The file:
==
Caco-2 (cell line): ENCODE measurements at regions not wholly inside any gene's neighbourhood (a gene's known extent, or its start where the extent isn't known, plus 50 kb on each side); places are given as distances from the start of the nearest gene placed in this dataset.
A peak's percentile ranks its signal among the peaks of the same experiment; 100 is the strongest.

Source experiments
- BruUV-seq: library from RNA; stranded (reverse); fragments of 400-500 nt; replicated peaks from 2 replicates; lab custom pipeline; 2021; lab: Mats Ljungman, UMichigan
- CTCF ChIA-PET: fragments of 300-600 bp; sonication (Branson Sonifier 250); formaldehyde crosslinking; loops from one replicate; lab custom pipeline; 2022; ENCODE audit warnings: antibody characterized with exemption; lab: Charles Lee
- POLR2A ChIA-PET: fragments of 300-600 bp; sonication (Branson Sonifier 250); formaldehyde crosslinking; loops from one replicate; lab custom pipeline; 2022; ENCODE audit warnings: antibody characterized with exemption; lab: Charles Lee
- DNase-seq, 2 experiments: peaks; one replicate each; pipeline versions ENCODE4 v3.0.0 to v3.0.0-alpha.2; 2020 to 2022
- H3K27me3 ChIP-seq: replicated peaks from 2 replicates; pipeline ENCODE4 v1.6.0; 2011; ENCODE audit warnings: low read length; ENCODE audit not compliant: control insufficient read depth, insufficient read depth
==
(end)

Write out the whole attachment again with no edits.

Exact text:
Caco-2 (cell line): ENCODE measurements at regions not wholly inside any gene's neighbourhood (a gene's known extent, or its start where the extent isn't known, plus 50 kb on each side); places are given as distances from the start of the nearest gene placed in this dataset.
A peak's percentile ranks its signal among the peaks of the same experiment; 100 is the strongest.

Source experiments
- BruUV-seq: library from RNA; stranded (reverse); fragments of 400-500 nt; replicated peaks from 2 replicates; lab custom pipeline; 2021; lab: Mats Ljungman, UMichigan
- CTCF ChIA-PET: fragments of 300-600 bp; sonication (Branson Sonifier 250); formaldehyde crosslinking; loops from one replicate; lab custom pipeline; 2022; ENCODE audit warnings: antibody characterized with exemption; lab: Charles Lee
- POLR2A ChIA-PET: fragments of 300-600 bp; sonication (Branson Sonifier 250); formaldehyde crosslinking; loops from one replicate; lab custom pipeline; 2022; ENCODE audit warnings: antibody characterized with exemption; lab: Charles Lee
- DNase-seq, 2 experiments: peaks; one replicate each; pipeline versions ENCODE4 v3.0.0 to v3.0.0-alpha.2; 2020 to 2022
- H3K27me3 ChIP-seq: replicated peaks from 2 replicates; pipeline ENCODE4 v1.6.0; 2011; ENCODE audit warnings: low read length; ENCODE audit not compliant: control insufficient read depth, insufficient read depth